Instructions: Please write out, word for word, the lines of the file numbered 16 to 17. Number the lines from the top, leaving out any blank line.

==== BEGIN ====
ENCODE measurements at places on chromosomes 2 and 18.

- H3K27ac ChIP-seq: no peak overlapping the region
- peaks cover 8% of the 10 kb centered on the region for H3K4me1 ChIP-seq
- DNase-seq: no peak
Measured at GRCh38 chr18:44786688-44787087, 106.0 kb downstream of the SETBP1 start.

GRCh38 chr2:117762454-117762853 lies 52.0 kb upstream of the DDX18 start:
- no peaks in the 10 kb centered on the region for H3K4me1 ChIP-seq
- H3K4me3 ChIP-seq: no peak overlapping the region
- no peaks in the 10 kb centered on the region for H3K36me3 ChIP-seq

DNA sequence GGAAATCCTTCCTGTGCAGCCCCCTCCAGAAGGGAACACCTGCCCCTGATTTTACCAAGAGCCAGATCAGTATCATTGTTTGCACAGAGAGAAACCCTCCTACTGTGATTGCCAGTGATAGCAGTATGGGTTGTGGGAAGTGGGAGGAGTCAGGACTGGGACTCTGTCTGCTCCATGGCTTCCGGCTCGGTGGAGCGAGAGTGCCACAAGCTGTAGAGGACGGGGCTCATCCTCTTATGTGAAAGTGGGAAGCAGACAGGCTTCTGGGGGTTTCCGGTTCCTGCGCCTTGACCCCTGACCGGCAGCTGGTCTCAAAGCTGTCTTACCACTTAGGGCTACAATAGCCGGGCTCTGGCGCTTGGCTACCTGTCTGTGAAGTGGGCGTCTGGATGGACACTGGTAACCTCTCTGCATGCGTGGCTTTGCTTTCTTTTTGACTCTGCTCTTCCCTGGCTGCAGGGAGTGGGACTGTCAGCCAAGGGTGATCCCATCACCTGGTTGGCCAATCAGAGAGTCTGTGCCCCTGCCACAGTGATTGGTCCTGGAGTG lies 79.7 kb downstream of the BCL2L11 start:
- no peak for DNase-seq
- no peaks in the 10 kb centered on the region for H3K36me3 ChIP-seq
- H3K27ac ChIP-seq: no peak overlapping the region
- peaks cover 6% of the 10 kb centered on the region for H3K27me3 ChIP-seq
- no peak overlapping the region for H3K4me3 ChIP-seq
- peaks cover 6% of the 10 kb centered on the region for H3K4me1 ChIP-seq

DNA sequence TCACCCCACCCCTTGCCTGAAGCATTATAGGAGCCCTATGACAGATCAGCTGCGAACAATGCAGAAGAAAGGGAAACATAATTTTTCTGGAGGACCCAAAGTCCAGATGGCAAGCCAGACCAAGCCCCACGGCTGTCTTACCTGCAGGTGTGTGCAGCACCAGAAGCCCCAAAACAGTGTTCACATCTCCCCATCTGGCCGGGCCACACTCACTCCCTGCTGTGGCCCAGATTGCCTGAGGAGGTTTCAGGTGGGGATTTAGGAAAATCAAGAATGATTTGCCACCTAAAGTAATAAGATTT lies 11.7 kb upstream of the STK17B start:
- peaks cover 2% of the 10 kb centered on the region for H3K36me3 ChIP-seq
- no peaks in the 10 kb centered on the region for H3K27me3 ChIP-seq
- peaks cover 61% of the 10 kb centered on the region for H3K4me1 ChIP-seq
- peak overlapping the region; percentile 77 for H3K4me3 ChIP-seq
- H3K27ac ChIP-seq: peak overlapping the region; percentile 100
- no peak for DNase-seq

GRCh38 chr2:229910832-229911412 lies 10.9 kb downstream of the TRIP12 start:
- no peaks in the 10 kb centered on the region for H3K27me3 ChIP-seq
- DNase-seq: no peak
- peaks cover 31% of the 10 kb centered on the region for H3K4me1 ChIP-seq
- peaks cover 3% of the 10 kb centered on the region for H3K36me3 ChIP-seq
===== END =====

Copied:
- peaks cover 6% of the 10 kb centered on the region for H3K4me1 ChIP-seq

DNA sequence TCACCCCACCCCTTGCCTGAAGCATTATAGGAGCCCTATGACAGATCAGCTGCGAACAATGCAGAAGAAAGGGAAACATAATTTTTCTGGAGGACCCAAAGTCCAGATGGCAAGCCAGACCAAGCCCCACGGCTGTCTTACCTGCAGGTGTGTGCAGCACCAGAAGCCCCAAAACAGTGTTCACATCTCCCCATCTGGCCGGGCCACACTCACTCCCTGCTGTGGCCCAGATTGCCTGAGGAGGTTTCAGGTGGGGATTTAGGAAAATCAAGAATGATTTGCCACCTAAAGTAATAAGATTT lies 11.7 kb upstream of the STK17B start: